Orbital magnetic resonance imaging (MRI) is plagued by many artifacts, that sometimes closely mimic pathology. We review the most common artifacts in clinical practice.
2.1 Motion artifacts
Optic neuritis is characterized by T2 hyperintensity of the optic nerves [Fig. 1a]. Similar changes can also be produced by motion artifacts [Fig. 1b], which are recognizable by the associated blurring of nerve outlines and ghosting [Fig. 1b and c]. Repeating the scan with the patient fixing the gaze removes these artifacts [Fig. 1d].
2.2 Partial volume artifacts
Signal changes similar to optic neuritis [Fig. 2a] can occasionally be seen in normal optic nerves [Fig. 2b]. This occurs when the nerves are tortuous and the MR section includes adjacent fat, which artifactually increases signal in the nerve [Fig. 2c]. Fat suppressed sequences [Fig. 2d] are immune to this artifact.
Similar phenomena can affect the extraocular muscles. Extraocular muscles are enlarged and show T2 hyperintensity in disorders such as orbital myositis [Fig. 3a] and thyroid ophthalmopathy. However, even normally, the lateral rectus muscles can appear bulky and hyperintense to rest of the muscles on coronal images [Fig. 3b]. Oblique orientation of lateral rectus muscles to the coronal plane makes them more susceptible to this phenomenon [Fig. 3c].
2.3 Susceptibility artifact
Signal changes produced by disorders affecting the inferior rectus muscle, such as myositis [Fig. 4a] can occasionally be seen on fat saturated sequences, in individuals with metallic dental implants [Fig. 4b]. Disturbance of the magnetic field along the floor of the orbit by dental implants or air in the maxillary sinus interferes with fat saturation and creates a false appearance of edematous changes [Fig. 4c]. The artefact is recognizable as it extends beyond the muscle boundaries and is worst inferiorly. A similar artefact can be seen when the patient uses eye makeup (mascara) containing metallic iron particles.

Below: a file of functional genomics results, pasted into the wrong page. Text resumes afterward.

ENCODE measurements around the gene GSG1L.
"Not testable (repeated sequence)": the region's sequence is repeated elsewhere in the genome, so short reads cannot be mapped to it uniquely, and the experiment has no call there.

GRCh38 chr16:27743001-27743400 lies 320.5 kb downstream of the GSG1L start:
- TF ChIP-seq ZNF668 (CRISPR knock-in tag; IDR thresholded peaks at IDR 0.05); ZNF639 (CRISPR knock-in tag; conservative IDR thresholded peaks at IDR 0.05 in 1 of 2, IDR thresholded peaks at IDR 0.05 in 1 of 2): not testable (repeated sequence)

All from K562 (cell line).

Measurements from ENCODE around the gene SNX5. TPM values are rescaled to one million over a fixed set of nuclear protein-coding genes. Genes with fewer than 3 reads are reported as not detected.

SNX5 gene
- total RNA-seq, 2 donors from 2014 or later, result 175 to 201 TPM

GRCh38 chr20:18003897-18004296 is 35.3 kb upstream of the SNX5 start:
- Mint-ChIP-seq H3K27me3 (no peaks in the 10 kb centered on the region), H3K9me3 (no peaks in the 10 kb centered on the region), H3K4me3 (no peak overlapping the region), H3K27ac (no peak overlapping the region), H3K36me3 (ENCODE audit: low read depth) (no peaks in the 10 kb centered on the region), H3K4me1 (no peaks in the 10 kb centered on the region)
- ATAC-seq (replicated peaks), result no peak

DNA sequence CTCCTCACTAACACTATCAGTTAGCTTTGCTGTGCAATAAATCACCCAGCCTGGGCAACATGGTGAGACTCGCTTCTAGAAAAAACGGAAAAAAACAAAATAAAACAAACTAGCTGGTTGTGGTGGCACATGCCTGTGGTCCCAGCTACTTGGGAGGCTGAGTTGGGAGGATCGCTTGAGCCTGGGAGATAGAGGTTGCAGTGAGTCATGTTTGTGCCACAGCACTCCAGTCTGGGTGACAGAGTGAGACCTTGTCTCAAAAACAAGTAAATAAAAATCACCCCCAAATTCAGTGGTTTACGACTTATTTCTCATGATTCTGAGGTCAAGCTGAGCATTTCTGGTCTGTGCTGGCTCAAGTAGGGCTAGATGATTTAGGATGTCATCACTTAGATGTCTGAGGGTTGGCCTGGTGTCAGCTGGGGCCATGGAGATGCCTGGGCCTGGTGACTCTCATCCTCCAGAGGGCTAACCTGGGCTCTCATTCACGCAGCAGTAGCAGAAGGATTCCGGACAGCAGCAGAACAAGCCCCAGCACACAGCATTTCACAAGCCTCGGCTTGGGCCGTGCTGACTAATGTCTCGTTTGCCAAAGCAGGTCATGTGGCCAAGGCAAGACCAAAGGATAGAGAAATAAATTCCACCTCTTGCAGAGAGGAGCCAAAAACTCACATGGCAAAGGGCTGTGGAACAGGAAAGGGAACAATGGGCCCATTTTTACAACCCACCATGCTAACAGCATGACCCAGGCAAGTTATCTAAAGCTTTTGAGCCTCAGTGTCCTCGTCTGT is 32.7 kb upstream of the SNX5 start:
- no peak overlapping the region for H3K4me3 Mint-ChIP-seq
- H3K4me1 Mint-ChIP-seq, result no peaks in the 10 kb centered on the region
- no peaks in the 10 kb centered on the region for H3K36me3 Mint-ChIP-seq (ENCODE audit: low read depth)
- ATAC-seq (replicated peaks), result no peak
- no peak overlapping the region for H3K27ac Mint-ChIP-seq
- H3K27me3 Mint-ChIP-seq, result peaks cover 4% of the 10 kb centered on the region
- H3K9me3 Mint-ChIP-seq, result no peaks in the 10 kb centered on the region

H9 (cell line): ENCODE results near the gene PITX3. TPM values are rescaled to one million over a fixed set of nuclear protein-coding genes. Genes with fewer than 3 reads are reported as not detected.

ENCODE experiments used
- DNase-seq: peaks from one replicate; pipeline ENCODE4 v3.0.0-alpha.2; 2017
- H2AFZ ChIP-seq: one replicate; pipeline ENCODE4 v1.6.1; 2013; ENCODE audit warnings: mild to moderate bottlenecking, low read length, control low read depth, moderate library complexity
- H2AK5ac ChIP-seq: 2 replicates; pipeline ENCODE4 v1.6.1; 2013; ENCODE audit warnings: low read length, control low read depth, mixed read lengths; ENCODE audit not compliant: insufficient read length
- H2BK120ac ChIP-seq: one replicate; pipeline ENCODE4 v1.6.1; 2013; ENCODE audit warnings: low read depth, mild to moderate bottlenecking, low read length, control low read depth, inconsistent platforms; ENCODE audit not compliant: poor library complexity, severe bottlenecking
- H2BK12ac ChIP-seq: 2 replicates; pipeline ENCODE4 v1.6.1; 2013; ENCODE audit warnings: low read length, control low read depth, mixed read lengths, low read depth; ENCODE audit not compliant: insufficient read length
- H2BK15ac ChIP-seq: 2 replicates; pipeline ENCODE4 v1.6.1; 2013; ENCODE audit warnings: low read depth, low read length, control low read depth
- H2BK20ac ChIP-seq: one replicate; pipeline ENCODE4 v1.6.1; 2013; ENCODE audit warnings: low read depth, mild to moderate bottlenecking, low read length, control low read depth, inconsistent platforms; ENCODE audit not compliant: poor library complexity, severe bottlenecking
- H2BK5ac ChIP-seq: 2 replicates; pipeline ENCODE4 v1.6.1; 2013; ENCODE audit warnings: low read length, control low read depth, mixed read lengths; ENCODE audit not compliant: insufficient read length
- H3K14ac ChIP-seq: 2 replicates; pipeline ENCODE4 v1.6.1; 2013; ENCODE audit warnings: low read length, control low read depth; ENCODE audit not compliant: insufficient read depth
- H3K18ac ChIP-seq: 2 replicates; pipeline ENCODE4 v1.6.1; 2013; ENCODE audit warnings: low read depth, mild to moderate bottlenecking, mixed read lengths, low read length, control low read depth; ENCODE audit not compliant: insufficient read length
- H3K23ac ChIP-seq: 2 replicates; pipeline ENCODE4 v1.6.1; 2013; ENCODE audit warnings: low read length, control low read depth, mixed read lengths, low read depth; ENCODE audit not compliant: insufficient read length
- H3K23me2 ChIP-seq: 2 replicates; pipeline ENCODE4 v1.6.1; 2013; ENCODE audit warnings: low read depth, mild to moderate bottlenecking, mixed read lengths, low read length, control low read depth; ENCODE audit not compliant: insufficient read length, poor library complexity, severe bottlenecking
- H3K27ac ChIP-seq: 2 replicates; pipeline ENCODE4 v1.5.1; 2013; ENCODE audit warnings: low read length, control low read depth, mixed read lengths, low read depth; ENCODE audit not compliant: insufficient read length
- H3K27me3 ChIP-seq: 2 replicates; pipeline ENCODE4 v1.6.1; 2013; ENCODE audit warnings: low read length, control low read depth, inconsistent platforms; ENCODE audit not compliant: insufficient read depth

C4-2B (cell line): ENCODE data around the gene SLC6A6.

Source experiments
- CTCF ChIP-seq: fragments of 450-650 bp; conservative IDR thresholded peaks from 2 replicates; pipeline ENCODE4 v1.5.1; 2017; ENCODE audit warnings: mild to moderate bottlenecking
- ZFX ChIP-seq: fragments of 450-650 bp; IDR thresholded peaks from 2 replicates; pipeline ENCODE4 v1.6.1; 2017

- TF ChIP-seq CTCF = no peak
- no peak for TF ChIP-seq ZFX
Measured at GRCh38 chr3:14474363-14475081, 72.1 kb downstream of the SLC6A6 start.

2.4 Chemical shift artifact
The appearance of tumor deposits along the optic nerve [Fig. 5a] can be seen even in normal individuals [Fig. 5b] as the so-called “Chemical shift artifact.” This artifact is typically seen at the interface between fluid and fat containing structures (such as optic nerve and retroorbital fat) as a band of dark signal intensity on one side (along the frequency encoding direction). This is caused by “mis-mapping” (shift) of the signal from retroorbital fat, in relation to the perioptic fluid [Fig. 5c]. Fat suppressed sequences [Fig. 5d] are immune to this artifact.
This artifact is also seen at the margin of fat containing structures surrounded by fluid (e.g., silicone oil in the globe or intracranial lipomas) and fluid containing structures surrounded by fat (e.g., cysts or hemangiomas within the retroorbital fat). Presence of this artifact gives vital clues in the diagnosis of these conditions.
2.5 Financial support and sponsorship
2.6 Conflicts of interest
There are no conflicts of interest.
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